Participating in a Marathon During High Pollution: Is it a Health Benefit or Risk?


Kezia Grace





English / Indonesia

Last weekend, Jakarta and Banten hosted two major marathon events. Both running competitions took place on Sunday, coinciding with the car free day. Ideally, without motor vehicles, it should mean a pollution-free environment, right? However, data from the Nafas sensor network along both marathon routes showed a different reality. The air pollution remained high from the early morning.

What was the air quality like in both regions at the time? If we continue to run in the marathon despite being exposed to pollution, do we still reap its health benefits? Let's discuss this together.

"Unhealthy" Air Quality Dominated Jakarta and Banten During the Marathon

Nafas sensors along the Banten running route reported consistently high air pollution levels. From 03:00 AM to 11:00 AM, the PM2.5 concentration ranged from 44 µg/m3 (Unhealthy for Sensitive Groups) to 117 µg/m3 (Unhealthy).

The situation in Jakarta was similarly concerning. Out of six Nafas sensors placed along the marathon route, all showed high PM2.5 levels up to 86 µg/m3 (Unhealthy).

High Pollution in the Morning Despite Low Volume of Vehicles: What's the Cause?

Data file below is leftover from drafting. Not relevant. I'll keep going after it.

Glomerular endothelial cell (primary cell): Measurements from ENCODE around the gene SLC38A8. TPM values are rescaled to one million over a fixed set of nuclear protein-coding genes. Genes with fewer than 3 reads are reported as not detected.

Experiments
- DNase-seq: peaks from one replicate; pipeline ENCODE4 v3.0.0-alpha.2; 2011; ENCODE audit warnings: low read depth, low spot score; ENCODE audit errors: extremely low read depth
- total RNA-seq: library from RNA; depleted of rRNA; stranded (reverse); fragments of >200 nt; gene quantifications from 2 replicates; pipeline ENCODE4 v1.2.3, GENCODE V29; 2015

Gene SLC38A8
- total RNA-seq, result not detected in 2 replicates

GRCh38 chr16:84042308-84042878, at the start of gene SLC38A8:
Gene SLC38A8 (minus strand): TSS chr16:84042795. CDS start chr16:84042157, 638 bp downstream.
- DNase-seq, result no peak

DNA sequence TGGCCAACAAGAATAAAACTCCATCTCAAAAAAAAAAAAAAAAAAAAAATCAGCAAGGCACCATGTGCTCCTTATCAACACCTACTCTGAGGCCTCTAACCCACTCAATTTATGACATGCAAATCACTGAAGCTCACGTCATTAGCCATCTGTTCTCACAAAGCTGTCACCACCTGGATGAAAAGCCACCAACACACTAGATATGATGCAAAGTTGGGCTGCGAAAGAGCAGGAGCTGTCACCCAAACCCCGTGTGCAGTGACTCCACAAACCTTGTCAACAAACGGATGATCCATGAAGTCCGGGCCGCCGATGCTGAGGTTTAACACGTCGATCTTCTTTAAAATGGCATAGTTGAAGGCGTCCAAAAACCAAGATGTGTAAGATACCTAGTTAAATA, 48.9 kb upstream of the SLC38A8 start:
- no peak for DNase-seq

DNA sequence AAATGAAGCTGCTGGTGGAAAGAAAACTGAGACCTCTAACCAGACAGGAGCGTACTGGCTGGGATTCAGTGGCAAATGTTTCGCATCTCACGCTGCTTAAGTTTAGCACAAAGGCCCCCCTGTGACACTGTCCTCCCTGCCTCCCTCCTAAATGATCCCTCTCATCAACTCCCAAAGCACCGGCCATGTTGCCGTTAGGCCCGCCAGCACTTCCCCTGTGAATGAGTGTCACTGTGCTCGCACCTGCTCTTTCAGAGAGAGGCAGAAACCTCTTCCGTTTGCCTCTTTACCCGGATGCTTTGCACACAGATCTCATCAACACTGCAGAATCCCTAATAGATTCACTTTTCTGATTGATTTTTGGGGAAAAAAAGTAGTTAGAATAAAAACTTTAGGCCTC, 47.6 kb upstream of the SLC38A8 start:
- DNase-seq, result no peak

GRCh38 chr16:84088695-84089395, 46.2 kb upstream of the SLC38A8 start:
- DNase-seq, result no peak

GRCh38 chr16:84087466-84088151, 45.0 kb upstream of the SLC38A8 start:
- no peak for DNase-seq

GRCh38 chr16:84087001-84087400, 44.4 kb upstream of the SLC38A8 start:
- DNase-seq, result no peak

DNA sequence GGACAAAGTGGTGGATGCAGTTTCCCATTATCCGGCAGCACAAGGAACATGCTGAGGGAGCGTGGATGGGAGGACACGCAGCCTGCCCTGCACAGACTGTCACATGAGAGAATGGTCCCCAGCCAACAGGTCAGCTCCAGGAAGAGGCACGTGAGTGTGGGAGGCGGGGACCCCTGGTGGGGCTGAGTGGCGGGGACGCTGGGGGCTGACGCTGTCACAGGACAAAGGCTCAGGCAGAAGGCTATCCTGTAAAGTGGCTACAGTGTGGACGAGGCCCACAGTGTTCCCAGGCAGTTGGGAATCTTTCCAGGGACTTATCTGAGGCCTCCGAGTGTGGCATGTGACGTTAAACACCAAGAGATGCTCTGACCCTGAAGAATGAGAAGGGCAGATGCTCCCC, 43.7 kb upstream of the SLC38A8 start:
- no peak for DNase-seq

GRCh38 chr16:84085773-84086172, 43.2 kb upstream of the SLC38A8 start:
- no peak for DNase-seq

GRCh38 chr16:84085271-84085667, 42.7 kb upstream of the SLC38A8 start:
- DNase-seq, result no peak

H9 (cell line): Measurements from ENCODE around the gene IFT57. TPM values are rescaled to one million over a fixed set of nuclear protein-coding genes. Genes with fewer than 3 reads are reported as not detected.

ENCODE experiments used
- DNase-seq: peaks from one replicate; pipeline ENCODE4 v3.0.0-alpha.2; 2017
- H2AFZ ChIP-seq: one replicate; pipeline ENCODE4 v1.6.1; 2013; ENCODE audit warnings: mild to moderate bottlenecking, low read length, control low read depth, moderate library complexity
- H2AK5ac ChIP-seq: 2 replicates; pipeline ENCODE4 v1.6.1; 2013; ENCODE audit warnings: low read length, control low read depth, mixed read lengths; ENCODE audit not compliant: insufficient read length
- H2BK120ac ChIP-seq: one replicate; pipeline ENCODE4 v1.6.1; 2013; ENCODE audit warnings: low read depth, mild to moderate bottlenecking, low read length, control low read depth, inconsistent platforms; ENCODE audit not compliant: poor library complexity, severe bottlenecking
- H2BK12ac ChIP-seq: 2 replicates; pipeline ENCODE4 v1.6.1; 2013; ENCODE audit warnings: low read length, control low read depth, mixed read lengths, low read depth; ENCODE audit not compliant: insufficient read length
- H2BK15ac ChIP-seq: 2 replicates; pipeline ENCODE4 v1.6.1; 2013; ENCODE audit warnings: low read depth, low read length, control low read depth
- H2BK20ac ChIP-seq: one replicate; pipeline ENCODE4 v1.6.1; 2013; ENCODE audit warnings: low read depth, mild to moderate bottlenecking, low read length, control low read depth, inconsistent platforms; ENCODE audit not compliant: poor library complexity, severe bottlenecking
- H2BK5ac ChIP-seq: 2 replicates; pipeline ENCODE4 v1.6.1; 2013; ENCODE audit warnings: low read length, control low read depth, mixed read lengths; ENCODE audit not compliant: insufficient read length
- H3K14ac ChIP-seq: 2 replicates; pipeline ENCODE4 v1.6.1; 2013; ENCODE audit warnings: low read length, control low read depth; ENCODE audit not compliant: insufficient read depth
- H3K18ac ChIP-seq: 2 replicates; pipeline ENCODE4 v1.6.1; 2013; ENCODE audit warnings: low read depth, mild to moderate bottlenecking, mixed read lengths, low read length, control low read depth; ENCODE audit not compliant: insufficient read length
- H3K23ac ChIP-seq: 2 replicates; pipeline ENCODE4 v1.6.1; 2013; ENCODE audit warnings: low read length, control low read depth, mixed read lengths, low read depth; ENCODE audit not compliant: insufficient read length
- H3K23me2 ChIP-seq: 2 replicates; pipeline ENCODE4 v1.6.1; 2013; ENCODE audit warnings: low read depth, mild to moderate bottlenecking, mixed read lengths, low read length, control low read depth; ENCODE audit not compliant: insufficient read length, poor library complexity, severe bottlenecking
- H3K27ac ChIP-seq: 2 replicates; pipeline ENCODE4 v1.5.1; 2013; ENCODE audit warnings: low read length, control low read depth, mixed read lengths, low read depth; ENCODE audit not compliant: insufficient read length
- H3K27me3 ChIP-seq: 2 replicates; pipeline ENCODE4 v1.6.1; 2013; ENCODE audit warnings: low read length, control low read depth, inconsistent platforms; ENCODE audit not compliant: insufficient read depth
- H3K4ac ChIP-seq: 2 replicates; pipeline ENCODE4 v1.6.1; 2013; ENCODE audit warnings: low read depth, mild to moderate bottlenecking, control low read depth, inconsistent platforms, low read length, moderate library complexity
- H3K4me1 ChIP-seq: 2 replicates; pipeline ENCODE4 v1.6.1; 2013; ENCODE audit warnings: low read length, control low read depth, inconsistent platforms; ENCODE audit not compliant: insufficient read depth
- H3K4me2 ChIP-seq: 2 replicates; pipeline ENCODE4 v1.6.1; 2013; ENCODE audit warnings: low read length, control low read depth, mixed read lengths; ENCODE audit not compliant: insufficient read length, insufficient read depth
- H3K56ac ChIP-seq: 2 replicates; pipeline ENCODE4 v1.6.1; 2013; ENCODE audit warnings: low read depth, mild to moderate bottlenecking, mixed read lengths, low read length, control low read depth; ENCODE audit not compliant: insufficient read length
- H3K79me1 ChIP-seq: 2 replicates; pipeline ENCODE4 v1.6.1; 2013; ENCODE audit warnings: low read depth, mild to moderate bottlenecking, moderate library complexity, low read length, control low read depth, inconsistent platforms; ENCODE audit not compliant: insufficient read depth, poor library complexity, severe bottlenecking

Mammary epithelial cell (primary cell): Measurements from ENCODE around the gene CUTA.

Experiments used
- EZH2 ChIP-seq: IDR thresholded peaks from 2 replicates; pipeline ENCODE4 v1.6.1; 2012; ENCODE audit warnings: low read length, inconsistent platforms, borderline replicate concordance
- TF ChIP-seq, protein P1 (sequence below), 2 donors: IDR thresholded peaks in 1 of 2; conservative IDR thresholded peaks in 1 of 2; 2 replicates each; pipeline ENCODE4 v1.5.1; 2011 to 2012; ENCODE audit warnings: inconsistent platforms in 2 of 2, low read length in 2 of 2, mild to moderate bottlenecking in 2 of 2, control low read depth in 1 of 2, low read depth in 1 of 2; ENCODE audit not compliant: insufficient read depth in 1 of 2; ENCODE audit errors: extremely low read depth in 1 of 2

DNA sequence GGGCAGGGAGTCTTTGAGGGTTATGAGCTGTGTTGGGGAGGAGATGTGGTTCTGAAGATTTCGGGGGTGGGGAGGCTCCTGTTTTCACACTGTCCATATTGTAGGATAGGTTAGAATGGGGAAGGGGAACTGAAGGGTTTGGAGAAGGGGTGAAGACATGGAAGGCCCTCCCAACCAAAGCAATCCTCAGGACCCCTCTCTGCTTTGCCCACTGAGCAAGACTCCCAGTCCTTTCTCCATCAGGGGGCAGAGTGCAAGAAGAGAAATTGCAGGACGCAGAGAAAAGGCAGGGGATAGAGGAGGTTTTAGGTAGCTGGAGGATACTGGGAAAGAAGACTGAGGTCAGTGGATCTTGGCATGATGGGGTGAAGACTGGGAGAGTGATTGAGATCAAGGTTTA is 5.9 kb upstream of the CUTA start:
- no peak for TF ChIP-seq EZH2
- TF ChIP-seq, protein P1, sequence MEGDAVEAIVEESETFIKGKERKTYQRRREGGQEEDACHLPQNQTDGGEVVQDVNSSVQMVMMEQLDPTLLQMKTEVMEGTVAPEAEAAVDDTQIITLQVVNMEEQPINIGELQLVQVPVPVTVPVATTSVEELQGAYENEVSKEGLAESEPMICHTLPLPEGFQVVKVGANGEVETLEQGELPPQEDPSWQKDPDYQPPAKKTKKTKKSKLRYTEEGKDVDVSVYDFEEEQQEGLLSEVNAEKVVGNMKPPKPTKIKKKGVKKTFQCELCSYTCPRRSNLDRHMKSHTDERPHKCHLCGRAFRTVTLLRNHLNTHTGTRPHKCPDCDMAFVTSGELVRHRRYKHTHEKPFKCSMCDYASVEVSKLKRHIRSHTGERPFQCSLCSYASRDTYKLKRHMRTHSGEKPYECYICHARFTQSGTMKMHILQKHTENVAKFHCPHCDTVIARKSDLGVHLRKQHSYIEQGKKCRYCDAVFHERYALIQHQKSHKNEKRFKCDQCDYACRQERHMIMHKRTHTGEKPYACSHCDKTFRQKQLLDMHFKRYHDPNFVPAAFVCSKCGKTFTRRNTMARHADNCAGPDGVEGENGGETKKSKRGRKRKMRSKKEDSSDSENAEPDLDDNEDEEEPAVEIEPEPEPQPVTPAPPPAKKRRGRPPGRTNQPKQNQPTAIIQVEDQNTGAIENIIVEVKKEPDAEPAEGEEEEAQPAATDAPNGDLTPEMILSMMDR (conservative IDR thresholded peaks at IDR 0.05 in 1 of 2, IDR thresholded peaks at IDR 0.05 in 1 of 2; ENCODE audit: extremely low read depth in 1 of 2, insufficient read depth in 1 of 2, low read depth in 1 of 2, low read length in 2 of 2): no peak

Fluctuations in air pollution levels can be attributed to the changes in the Planetary Boundary Layer between day and night. In the mornings, when the boundary layer is lower, pollutants tend to accumulate near the surface.

When Air Quality Deteriorates, Should We Opt for Outdoor or Indoor Exercise?

While exercise is vital for health, doing physical activities outdoors during times of high pollution can be risky. Here are some suggestions from Dr. Efriadi Sp.P(K), Pulmonologist and Respiratory Medicine Specialist, for exercising in less-than-ideal air conditions:

1. Check the air quality before exercising outdoors. Always review the PM2.5 levels. If they exceed 35.4 ug/m3, it's recommended to choose indoor exercise.

2. Adjust the intensity and duration of your workout. When PM2.5 levels are between 12-35.4 ug/m3 (moderate), consider reducing the intensity and duration of your outdoor workout.

3. Choose exercises with a lower risk of pollution exposure. Options like aerobics, pilates, yoga, or swimming require less intense breathing efforts compared to running.

4. To create an optimal environment for physical activity, consider using an air purifier in your exercise space.